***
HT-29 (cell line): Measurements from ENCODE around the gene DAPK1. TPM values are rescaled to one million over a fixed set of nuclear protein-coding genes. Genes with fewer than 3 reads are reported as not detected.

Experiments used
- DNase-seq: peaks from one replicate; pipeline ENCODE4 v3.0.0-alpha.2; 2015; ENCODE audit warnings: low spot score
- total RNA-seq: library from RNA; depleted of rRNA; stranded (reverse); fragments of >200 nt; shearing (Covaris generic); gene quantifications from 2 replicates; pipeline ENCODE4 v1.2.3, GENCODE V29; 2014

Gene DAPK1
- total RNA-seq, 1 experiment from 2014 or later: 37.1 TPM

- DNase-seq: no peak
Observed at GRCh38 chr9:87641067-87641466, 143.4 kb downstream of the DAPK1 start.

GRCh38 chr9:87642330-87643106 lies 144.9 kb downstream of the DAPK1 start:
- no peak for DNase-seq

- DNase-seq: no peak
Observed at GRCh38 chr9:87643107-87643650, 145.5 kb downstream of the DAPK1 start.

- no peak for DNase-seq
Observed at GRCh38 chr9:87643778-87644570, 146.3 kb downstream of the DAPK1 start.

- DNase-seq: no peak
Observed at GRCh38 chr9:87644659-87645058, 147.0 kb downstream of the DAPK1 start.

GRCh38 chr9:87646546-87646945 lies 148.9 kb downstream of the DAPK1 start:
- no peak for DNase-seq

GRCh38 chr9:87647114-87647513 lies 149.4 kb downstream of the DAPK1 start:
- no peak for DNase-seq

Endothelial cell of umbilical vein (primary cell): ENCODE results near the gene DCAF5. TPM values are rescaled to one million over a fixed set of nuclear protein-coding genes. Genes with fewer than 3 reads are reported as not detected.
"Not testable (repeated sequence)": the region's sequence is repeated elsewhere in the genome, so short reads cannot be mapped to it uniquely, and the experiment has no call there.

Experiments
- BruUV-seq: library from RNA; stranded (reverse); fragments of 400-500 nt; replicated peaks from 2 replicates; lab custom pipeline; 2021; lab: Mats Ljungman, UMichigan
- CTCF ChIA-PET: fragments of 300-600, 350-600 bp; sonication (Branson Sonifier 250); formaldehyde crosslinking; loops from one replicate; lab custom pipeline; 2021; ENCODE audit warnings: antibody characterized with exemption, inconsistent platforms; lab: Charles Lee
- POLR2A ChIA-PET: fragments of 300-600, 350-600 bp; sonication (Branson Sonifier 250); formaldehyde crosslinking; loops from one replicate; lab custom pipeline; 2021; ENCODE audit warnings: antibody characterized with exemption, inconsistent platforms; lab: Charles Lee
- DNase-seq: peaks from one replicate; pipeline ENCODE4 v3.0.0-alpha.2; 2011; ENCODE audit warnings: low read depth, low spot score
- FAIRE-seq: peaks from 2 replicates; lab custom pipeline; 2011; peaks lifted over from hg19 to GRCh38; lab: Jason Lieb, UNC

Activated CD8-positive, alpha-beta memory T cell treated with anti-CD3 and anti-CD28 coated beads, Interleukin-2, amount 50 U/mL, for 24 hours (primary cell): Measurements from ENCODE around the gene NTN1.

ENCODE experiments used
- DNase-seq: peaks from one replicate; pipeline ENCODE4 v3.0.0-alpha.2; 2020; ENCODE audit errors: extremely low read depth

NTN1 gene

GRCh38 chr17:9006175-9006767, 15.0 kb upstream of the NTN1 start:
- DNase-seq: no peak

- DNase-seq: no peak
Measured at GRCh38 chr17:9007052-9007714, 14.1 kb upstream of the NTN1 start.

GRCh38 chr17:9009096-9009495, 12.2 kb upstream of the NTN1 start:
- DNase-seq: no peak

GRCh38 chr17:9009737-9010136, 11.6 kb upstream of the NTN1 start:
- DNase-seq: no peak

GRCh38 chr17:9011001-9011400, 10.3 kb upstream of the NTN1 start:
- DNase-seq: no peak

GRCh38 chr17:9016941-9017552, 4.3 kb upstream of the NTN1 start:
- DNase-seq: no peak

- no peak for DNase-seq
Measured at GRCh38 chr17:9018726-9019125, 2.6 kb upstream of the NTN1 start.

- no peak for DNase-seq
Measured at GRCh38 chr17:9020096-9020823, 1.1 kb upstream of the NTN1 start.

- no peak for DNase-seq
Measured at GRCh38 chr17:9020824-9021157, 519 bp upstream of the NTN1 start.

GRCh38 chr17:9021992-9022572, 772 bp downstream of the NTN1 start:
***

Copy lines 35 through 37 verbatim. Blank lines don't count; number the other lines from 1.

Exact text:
- DNase-seq: no peak
Measured at GRCh38 chr17:9007052-9007714, 14.1 kb upstream of the NTN1 start.

GRCh38 chr17:9009096-9009495, 12.2 kb upstream of the NTN1 start: